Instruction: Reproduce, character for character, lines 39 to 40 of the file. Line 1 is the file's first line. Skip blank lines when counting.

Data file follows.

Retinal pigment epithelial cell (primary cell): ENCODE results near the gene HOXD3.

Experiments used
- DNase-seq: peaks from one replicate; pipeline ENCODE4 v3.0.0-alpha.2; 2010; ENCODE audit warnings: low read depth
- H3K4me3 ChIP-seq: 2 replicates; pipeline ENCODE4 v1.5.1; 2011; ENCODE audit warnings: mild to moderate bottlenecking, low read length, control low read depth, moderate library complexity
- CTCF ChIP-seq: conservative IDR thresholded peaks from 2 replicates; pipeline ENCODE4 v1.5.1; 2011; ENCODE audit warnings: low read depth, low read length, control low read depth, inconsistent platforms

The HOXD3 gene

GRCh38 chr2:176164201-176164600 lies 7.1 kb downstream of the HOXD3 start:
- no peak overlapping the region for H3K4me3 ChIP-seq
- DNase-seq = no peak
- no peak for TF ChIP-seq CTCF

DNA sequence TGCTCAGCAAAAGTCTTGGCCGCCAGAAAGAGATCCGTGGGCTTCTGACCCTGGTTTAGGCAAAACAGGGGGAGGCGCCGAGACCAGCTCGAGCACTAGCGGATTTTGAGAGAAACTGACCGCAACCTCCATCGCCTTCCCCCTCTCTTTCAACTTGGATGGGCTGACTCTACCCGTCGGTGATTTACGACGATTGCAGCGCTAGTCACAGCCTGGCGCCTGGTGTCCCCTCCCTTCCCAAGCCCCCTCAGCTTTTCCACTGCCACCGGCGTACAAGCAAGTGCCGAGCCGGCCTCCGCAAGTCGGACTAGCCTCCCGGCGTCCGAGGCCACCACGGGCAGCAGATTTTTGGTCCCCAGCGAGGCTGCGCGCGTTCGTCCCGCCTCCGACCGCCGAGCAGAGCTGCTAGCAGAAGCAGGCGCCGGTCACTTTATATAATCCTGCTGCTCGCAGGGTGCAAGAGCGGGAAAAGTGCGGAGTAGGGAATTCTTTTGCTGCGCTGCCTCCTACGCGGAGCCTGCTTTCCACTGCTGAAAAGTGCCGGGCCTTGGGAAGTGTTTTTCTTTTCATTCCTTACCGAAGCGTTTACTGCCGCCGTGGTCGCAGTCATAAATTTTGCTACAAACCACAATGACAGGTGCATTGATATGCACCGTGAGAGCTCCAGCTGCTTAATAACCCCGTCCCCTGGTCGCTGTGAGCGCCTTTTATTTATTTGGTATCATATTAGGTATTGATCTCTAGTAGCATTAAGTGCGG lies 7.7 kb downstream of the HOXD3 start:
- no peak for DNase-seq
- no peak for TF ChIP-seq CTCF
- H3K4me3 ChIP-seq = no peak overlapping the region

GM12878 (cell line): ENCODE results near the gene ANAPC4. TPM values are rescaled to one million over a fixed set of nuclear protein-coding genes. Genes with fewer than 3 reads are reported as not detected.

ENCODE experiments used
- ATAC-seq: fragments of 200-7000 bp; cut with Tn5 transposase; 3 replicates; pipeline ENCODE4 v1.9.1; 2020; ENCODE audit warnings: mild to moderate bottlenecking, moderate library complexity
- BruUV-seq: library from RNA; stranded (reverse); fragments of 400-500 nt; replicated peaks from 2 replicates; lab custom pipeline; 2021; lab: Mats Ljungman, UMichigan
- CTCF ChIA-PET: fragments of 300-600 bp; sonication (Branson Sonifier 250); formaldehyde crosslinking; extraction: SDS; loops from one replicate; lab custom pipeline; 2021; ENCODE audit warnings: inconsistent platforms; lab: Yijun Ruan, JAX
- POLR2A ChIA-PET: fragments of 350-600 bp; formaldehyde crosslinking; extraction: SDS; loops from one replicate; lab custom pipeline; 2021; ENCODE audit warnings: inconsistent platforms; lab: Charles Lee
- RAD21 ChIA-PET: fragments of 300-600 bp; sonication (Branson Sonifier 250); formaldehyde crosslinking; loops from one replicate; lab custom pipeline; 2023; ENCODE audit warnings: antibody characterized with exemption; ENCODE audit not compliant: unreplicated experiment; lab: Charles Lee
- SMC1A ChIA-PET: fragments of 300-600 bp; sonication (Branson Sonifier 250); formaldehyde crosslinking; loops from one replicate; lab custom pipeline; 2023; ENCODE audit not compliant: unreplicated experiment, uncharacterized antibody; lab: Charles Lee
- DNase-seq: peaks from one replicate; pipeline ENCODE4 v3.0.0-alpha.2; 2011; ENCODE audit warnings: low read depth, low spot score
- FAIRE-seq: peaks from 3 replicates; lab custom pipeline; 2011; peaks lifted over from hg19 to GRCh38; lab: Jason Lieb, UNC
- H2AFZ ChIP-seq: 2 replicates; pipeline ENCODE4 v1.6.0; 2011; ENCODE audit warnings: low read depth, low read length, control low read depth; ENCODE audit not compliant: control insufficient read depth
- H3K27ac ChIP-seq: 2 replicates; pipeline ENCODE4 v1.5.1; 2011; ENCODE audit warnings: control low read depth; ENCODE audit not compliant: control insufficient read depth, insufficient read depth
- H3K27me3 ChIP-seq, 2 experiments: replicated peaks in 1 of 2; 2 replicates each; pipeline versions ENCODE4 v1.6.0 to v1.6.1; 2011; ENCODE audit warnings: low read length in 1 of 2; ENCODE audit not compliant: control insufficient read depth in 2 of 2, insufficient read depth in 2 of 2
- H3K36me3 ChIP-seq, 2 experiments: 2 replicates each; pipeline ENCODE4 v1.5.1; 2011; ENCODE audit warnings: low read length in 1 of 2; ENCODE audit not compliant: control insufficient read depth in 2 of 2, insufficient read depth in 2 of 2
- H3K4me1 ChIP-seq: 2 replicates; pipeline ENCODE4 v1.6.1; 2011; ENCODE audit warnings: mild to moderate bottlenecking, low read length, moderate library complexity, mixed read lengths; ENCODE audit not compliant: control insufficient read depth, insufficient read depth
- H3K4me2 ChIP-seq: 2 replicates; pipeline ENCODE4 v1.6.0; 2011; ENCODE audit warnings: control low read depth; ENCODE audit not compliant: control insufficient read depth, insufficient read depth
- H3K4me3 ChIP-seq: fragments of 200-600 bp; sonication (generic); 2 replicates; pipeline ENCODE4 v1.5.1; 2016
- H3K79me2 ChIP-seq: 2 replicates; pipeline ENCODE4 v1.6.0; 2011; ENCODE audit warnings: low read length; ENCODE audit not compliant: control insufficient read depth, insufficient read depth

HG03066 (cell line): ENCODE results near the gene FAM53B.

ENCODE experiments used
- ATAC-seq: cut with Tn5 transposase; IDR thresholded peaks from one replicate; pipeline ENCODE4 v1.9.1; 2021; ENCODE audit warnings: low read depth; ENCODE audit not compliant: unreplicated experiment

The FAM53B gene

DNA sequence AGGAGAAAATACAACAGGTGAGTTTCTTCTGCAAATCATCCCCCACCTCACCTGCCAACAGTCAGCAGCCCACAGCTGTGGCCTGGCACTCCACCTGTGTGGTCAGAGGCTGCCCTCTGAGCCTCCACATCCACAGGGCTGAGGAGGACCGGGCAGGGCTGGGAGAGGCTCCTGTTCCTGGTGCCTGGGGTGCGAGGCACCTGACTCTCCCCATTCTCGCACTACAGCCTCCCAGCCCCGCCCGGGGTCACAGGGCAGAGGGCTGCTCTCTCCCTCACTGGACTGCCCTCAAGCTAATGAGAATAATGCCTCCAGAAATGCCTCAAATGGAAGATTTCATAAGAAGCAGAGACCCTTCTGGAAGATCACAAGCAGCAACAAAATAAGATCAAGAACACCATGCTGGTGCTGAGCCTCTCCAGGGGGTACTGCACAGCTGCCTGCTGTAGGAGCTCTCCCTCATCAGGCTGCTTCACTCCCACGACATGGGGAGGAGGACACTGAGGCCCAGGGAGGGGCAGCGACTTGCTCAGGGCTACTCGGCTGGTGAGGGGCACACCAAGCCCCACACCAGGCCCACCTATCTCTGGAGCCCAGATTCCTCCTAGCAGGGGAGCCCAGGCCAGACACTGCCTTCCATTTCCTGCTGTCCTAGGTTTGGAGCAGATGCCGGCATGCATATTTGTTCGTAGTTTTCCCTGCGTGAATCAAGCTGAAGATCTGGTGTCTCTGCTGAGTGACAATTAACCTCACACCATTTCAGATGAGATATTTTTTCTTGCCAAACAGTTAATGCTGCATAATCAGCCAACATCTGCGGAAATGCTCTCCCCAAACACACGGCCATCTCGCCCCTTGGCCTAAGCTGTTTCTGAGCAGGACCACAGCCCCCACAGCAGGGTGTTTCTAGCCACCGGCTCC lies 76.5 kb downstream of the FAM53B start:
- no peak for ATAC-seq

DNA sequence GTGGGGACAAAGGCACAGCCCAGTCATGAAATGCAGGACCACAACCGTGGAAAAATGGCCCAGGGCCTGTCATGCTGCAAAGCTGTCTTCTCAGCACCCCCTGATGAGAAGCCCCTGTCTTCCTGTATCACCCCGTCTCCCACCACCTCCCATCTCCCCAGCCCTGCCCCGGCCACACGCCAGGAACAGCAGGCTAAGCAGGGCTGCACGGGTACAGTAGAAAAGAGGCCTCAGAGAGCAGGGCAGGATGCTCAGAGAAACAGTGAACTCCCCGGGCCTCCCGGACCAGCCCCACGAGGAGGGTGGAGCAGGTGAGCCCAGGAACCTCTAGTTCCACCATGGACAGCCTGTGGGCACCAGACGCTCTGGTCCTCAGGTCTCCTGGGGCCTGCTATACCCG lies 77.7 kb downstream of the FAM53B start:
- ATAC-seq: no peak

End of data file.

DNA sequence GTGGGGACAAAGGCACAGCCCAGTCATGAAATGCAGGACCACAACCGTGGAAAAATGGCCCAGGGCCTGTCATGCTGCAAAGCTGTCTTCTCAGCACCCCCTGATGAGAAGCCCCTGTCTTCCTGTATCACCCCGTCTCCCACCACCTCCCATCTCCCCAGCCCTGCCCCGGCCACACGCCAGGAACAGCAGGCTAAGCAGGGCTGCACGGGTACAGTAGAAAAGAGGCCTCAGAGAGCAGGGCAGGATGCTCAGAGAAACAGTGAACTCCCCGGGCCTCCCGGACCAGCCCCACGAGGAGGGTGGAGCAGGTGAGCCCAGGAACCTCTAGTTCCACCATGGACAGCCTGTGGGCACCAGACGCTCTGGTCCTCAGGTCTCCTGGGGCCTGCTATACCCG lies 77.7 kb downstream of the FAM53B start:
- ATAC-seq: no peak